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1 February 2007 Sublethal Exposure to Methoxyfenozide-Treated Surfaces Reduces the Attractiveness and Responsiveness in Adult Oriental Fruit Moth (Lepidoptera: Tortricidae)
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Abstract

The chemical communication (female attractiveness and male responsiveness) of adult oriental fruit moth, Grapholita molesta (Busck) (Lepidoptera: Tortricidae), exposed to surfaces treated with the ecdysteroid agonist methoxyfenozide for 48 h were investigated in two laboratory wind tunnel assays. The recapture assay examined the ability of treated males to orient to a single cage of treated females, and the data gathered were mean percentage of males recaptured per treatment. The male sexual behavior assay examined some specific orientation behaviors (associated with sexual excitability) of treated males when they were given a choice of two competing pheromone sources (cages of treated females), and the data gathered were mean time males spent in upwind plume orientations and at source contact (female cage) per treatment. Data from the recapture assay suggests that exposure to methoxyfenozide impacts male responsiveness more than female attractiveness. In contrast, data from the sexual behavior assay strongly revealed that exposure to methoxyfenozide-treated surfaces does negatively impact both the ability of calling females to attract males and of aroused males to display sustained upwind flight behavior and time spent at the female cages.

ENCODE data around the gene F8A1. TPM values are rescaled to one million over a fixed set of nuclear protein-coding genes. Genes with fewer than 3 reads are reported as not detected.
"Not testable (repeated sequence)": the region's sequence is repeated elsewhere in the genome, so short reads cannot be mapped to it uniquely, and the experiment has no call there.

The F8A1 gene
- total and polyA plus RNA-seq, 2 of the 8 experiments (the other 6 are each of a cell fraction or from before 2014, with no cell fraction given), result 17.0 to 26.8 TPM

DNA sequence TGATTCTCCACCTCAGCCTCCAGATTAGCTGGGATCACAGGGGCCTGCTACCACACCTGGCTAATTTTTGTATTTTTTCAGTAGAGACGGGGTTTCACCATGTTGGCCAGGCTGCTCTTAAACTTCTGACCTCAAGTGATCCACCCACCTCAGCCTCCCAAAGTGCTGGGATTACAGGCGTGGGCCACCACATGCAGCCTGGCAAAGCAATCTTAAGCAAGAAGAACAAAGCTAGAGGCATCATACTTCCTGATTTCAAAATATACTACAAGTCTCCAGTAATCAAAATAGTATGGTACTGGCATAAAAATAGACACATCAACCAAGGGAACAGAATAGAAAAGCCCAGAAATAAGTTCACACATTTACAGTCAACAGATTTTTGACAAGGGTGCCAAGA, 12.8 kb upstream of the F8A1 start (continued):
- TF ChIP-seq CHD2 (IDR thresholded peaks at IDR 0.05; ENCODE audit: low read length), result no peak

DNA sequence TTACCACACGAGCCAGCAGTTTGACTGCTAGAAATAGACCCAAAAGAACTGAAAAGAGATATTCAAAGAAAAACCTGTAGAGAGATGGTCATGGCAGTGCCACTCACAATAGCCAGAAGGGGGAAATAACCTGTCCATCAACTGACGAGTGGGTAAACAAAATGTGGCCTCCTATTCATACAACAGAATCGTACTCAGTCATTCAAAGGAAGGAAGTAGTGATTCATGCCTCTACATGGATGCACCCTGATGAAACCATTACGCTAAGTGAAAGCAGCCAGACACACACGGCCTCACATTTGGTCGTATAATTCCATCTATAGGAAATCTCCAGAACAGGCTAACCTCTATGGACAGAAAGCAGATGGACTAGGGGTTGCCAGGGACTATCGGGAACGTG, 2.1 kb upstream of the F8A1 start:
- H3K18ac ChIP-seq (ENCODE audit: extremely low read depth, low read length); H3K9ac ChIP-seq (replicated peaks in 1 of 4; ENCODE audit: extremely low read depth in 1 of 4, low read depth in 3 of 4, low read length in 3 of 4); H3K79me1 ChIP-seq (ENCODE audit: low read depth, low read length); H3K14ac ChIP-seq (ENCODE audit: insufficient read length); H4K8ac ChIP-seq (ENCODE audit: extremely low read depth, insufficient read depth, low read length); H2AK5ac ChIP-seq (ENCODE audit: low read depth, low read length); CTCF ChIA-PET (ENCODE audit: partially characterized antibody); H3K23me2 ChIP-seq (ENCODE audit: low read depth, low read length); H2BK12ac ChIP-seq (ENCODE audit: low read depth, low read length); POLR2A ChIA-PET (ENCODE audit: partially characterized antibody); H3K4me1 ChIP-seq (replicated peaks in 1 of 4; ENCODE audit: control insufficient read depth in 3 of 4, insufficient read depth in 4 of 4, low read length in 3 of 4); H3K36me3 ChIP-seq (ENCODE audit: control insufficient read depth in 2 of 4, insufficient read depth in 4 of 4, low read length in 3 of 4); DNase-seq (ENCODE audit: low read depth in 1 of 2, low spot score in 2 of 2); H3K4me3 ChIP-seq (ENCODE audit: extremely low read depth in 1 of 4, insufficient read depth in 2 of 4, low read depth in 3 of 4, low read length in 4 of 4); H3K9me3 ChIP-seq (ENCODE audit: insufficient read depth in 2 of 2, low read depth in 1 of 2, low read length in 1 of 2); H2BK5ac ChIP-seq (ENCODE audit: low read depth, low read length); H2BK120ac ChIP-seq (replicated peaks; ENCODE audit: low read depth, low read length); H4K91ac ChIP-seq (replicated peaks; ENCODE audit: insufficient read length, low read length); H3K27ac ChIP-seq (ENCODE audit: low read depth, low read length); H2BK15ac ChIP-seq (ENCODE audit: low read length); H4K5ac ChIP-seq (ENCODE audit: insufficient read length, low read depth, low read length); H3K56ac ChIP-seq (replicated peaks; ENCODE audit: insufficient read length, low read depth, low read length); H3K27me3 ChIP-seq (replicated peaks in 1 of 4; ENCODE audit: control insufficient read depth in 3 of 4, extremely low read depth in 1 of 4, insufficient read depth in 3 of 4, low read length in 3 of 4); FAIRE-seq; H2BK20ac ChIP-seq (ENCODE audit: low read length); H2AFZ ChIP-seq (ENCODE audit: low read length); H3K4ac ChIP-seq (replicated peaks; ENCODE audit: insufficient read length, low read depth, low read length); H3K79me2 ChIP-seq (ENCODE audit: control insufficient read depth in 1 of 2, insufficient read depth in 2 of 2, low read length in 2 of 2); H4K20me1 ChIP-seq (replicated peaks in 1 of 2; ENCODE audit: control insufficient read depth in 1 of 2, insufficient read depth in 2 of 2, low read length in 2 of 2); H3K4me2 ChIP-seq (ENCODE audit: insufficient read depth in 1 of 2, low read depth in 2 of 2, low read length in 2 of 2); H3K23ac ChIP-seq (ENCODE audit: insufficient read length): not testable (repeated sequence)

Michael D. Reinke and Bruce A. Barrett "Sublethal Exposure to Methoxyfenozide-Treated Surfaces Reduces the Attractiveness and Responsiveness in Adult Oriental Fruit Moth (Lepidoptera: Tortricidae)," Journal of Economic Entomology 100(1), 72-78, (1 February 2007). https://doi.org/10.1603/0022-0493(2007)100[72:SETMSR]2.0.CO;2
Received: 15 June 2006; Accepted: 12 October 2006; Published: 1 February 2007
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